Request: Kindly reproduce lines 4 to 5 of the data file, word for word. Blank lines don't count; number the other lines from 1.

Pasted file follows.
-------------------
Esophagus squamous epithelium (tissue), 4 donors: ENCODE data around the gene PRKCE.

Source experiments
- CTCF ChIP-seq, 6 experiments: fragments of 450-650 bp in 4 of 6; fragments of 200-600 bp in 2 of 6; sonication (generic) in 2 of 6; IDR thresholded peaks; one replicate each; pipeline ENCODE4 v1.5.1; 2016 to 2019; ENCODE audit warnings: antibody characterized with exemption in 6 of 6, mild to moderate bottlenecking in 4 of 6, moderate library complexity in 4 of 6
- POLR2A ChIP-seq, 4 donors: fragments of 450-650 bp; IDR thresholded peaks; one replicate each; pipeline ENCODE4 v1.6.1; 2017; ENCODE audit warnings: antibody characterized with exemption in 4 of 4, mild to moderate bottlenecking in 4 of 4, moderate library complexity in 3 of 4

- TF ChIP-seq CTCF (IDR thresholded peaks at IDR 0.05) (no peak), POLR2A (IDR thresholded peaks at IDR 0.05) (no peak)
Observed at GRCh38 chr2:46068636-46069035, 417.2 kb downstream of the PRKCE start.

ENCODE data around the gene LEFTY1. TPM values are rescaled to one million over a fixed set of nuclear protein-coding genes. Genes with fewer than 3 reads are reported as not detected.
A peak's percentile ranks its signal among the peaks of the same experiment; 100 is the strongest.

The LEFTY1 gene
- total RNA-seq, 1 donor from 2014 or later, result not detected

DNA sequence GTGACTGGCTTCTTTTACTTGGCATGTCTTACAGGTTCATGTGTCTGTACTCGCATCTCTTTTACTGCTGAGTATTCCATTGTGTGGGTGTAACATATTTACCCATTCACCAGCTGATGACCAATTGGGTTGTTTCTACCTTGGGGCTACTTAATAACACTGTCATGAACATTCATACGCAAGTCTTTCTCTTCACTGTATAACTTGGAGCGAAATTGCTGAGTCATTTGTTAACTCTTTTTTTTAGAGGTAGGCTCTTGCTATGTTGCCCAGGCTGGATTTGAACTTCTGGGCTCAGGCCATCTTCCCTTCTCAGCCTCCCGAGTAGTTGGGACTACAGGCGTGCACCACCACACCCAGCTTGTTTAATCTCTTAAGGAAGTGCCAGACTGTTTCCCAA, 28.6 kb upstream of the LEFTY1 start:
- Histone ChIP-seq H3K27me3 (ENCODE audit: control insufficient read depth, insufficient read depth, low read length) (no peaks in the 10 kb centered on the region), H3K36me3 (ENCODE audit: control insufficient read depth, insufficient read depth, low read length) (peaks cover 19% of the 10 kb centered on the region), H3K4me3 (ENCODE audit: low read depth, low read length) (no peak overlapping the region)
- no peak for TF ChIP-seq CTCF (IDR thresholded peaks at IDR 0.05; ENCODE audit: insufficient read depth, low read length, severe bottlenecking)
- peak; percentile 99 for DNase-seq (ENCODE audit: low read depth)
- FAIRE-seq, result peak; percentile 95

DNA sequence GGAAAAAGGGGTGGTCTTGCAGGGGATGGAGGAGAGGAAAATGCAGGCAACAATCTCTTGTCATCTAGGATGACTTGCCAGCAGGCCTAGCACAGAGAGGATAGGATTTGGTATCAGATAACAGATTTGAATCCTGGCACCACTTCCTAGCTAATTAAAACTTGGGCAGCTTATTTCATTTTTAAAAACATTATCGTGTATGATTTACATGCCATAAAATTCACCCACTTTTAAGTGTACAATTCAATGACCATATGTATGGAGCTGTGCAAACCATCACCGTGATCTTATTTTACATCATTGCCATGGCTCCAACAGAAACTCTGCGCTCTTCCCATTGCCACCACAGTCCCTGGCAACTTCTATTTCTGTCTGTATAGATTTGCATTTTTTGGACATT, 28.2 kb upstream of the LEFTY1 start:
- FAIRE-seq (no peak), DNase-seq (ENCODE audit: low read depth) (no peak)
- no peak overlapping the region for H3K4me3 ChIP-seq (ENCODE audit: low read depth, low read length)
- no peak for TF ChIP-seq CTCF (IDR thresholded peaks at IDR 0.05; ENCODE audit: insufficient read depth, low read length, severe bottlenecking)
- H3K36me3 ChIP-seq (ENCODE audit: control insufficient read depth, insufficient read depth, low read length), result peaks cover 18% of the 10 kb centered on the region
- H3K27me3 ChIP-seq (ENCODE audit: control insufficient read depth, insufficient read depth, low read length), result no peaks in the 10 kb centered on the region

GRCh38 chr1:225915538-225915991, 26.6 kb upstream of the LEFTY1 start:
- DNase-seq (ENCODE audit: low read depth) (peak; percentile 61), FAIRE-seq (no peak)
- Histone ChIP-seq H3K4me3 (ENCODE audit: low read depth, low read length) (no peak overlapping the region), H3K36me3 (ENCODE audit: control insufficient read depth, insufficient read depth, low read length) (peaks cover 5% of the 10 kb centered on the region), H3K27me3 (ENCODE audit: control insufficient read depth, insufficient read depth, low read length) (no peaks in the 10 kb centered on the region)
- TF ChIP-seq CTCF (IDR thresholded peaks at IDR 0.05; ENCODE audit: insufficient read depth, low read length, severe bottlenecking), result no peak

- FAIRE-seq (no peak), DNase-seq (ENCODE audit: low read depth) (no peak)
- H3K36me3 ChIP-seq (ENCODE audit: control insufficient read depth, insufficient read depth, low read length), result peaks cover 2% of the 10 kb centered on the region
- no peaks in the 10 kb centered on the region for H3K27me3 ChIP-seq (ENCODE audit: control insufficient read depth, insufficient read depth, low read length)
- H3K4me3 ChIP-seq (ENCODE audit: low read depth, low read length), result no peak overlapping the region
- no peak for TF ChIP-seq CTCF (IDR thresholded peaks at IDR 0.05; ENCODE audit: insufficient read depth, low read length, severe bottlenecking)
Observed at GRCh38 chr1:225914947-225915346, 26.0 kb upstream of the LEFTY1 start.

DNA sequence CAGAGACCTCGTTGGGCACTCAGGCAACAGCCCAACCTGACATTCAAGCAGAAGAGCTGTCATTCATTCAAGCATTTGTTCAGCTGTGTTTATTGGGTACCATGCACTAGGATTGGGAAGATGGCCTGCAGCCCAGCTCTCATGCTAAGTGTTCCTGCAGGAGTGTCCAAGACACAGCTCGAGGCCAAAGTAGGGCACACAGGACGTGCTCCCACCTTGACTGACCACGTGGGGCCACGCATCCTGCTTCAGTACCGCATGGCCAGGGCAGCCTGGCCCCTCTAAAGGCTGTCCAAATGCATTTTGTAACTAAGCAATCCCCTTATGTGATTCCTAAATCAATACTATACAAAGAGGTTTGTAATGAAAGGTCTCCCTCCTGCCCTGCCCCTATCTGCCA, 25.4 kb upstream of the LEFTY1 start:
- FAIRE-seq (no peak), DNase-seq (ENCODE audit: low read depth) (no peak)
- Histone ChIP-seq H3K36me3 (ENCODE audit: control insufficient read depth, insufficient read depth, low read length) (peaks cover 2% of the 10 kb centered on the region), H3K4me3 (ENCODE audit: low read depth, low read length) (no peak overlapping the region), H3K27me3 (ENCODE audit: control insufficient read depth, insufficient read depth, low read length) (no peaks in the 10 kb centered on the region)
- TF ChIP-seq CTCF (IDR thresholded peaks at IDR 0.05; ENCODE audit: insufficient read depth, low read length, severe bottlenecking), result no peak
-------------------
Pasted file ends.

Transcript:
- POLR2A ChIP-seq, 4 donors: fragments of 450-650 bp; IDR thresholded peaks; one replicate each; pipeline ENCODE4 v1.6.1; 2017; ENCODE audit warnings: antibody characterized with exemption in 4 of 4, mild to moderate bottlenecking in 4 of 4, moderate library complexity in 3 of 4

- TF ChIP-seq CTCF (IDR thresholded peaks at IDR 0.05) (no peak), POLR2A (IDR thresholded peaks at IDR 0.05) (no peak)